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Sirtris Pharmaceuticals Case Study

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The United States has long been a leader in scientific research, but it will take industry, academia, and government working together for our country to stay there. Since the implementation of the Bayh-Dole Act of 1980, which gave universities greater control over intellectual property, research universities have teamed up with partners during early-stage development to further their resources. The new task of universities was not to conduct research with the intent to make money, but to present their findings to the public domain for the sake of knowledge and the public good. In 2004, David Sinclair and Christopher Westphal, two innovative scientists following their intuition, founded Sirtris Pharmaceuticals. The founding idea arose from Sinclair’s…show more content…
The fact is that the company took a high risk. However, their decision was supported by Westphal who has co-founded five biotech companies and served as CEO of four of them all within four years. Westphal had a great track record for finding novel companies that turn basic research into drugs. This alone was enough to persuade Venture capitalists to invest in Sirtris since they repeatedly look to the reputation of the people involved as the best indicator for success. Taking the same approach as he did with his other start-ups, Westphal said that the key elements to start a company are “fantastic science… a great story… and lots of money” (Stuart, 2012). Sirtris had it all, they pushed their research further, they created a great story by emphasizing the possibilities, and they lured investor for financial support. Furthermore, the possibility that the drugs created can actually slow aging provides the company with a very compelling case to put to potential investors and pharmaceutical…show more content…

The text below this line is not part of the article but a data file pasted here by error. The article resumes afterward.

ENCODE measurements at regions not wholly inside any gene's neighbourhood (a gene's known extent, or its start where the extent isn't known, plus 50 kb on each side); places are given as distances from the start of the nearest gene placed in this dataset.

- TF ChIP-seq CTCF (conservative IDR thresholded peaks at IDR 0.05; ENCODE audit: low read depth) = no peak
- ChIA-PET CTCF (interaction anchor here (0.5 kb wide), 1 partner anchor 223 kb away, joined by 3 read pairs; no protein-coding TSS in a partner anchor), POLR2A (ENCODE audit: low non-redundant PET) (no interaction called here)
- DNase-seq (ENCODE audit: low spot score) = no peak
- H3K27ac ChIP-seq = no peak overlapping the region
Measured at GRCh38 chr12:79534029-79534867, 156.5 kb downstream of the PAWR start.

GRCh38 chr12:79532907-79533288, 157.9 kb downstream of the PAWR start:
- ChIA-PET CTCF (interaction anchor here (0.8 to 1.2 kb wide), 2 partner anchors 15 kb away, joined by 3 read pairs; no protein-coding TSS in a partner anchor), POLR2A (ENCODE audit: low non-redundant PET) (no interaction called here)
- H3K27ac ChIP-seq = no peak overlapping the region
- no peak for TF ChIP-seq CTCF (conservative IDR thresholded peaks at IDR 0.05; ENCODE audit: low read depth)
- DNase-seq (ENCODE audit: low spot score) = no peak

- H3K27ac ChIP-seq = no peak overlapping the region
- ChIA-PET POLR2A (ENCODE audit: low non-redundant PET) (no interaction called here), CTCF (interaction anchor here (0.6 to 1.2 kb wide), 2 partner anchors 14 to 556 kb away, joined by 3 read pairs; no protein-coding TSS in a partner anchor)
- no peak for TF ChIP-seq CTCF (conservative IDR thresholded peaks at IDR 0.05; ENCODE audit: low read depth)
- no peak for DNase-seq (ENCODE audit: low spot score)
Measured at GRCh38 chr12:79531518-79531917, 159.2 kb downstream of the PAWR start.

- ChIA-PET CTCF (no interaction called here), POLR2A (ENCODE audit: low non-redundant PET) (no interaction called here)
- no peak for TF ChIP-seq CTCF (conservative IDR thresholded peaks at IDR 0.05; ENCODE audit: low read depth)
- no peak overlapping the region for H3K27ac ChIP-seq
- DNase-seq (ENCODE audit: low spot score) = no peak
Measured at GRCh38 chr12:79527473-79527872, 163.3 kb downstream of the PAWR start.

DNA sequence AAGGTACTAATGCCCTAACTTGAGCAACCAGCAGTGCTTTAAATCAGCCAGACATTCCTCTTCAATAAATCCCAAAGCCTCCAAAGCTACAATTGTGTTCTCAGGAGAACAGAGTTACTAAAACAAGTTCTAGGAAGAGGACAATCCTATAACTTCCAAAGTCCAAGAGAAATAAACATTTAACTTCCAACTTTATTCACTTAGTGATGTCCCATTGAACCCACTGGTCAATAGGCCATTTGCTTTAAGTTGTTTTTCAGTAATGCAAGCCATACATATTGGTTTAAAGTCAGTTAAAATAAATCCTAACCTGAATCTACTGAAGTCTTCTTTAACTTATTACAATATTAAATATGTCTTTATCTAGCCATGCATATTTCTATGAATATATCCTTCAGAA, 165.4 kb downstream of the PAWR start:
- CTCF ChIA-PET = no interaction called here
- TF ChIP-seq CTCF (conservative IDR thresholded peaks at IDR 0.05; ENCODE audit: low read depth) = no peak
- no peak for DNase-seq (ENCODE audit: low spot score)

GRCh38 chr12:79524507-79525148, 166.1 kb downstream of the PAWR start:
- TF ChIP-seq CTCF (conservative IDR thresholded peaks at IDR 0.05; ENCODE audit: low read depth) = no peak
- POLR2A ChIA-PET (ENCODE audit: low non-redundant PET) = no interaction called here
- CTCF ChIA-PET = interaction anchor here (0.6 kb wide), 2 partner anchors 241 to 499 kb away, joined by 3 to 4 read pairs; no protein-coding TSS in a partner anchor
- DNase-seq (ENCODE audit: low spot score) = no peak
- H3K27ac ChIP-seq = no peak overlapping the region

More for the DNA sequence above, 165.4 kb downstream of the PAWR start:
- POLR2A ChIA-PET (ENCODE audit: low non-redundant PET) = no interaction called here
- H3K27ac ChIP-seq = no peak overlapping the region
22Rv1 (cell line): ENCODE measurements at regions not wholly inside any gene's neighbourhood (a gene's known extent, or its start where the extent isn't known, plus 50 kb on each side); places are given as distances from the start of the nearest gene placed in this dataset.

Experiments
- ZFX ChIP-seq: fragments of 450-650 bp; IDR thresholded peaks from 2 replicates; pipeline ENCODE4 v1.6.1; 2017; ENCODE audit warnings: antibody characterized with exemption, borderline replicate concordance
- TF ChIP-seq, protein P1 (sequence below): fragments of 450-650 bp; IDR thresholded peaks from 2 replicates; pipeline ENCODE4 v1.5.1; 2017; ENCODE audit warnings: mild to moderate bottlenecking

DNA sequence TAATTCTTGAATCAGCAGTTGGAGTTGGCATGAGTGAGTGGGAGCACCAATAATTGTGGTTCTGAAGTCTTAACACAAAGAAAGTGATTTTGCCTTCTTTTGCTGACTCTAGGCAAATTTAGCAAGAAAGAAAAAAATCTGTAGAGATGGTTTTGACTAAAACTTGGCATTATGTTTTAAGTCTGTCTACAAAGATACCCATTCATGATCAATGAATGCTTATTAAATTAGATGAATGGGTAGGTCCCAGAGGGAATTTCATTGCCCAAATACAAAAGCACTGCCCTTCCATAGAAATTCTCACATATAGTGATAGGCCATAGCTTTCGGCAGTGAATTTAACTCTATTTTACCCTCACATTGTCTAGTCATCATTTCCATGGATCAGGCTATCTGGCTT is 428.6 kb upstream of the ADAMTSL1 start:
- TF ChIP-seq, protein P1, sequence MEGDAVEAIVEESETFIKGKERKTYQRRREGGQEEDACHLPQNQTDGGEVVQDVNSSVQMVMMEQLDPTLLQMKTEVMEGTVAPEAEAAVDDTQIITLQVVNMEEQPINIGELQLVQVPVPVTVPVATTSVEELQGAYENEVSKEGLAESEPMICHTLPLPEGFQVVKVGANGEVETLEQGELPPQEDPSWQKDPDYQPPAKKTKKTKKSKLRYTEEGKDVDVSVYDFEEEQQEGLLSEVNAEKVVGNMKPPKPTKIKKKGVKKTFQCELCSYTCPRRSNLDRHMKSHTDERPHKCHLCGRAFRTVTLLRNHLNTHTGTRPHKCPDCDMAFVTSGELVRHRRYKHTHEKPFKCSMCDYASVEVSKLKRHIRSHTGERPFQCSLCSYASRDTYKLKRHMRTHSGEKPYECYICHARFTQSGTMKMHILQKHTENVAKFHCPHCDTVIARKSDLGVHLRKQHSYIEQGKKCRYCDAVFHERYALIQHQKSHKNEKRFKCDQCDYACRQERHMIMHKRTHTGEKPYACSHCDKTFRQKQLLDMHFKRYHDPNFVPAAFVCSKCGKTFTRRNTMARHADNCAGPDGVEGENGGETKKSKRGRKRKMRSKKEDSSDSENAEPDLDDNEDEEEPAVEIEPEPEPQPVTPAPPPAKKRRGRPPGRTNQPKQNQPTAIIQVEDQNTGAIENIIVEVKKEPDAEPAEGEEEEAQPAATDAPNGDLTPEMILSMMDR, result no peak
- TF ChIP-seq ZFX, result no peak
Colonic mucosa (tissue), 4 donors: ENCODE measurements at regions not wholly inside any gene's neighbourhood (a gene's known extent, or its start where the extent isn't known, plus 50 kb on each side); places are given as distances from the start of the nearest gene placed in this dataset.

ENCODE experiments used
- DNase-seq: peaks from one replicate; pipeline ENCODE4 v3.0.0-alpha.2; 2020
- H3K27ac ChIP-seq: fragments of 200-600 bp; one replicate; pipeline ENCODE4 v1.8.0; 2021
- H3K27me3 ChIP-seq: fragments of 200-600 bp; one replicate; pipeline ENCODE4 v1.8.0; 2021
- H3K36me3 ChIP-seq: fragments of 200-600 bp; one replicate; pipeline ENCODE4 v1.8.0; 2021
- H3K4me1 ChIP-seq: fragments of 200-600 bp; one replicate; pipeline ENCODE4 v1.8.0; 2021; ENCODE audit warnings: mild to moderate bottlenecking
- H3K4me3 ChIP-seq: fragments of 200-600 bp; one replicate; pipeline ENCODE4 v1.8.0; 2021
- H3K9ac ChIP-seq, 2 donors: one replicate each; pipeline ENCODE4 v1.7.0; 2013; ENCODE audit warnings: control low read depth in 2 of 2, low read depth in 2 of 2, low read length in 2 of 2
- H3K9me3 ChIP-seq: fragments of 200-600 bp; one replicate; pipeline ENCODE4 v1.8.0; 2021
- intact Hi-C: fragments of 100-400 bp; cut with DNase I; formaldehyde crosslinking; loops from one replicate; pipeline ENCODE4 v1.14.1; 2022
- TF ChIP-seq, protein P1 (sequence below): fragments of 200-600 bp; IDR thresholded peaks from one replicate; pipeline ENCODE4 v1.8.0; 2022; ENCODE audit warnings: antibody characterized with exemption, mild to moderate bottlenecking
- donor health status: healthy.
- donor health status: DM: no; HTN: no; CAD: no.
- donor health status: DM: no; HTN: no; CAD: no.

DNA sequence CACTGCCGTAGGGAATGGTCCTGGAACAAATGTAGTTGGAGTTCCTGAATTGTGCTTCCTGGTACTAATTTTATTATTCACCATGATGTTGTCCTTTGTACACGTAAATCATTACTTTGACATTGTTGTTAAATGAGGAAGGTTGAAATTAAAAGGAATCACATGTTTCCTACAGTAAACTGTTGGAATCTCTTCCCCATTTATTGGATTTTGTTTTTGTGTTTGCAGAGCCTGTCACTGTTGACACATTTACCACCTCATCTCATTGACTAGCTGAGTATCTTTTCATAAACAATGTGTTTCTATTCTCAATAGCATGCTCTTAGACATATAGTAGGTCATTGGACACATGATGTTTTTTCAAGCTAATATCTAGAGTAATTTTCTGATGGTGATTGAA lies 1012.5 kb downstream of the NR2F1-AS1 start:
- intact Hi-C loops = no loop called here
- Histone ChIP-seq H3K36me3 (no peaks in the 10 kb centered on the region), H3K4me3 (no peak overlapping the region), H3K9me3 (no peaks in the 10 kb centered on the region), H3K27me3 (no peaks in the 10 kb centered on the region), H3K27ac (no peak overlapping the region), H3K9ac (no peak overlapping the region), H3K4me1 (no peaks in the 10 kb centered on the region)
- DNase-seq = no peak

Sinclair and Westphal truly believed they could help humans during the aging process. They used their knowledge of the market to increase its outlook, such as gathering the best of the best scientist and advertising their ideas. Eventually in 2008, Glaxo paid $720 million to acquire Sirtris to further the founder’s research (Timmerman). Although they had to terminate a few clinical trials, they are still working on the development of drugs that act similarly to sirtuins, but have more promising properties. They hypothesize they will take sirtuins to the next phase of drug development within the next three to four years (McBride). This new future raises support that academic commercialization is the best approach for science. It is what spurs innovation. It predicts of a tangible product at some time in the future, a drug, device or therapy that might benefit humanity, and perhaps bring financial
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